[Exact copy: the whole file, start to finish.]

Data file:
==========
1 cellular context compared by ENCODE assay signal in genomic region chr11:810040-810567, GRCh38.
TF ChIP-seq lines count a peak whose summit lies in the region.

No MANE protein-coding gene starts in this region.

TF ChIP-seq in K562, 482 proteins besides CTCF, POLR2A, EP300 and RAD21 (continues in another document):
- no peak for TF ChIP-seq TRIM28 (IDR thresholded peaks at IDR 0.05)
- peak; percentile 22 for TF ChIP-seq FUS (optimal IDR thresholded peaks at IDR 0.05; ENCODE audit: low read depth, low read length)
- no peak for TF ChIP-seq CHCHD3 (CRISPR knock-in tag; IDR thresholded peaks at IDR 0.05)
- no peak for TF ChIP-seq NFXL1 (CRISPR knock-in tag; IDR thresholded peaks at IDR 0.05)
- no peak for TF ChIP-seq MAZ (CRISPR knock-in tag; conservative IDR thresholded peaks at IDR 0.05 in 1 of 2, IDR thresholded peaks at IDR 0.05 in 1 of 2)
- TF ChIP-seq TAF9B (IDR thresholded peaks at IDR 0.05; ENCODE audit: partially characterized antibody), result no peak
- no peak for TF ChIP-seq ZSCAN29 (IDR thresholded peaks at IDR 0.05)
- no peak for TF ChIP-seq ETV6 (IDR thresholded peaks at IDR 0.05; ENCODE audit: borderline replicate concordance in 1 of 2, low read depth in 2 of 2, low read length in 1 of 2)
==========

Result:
1 cellular context compared by ENCODE assay signal in genomic region chr11:810040-810567, GRCh38.
TF ChIP-seq lines count a peak whose summit lies in the region.

No MANE protein-coding gene starts in this region.

TF ChIP-seq in K562, 482 proteins besides CTCF, POLR2A, EP300 and RAD21 (continues in another document):
- no peak for TF ChIP-seq TRIM28 (IDR thresholded peaks at IDR 0.05)
- peak; percentile 22 for TF ChIP-seq FUS (optimal IDR thresholded peaks at IDR 0.05; ENCODE audit: low read depth, low read length)
- no peak for TF ChIP-seq CHCHD3 (CRISPR knock-in tag; IDR thresholded peaks at IDR 0.05)
- no peak for TF ChIP-seq NFXL1 (CRISPR knock-in tag; IDR thresholded peaks at IDR 0.05)
- no peak for TF ChIP-seq MAZ (CRISPR knock-in tag; conservative IDR thresholded peaks at IDR 0.05 in 1 of 2, IDR thresholded peaks at IDR 0.05 in 1 of 2)
- TF ChIP-seq TAF9B (IDR thresholded peaks at IDR 0.05; ENCODE audit: partially characterized antibody), result no peak
- no peak for TF ChIP-seq ZSCAN29 (IDR thresholded peaks at IDR 0.05)
- no peak for TF ChIP-seq ETV6 (IDR thresholded peaks at IDR 0.05; ENCODE audit: borderline replicate concordance in 1 of 2, low read depth in 2 of 2, low read length in 1 of 2)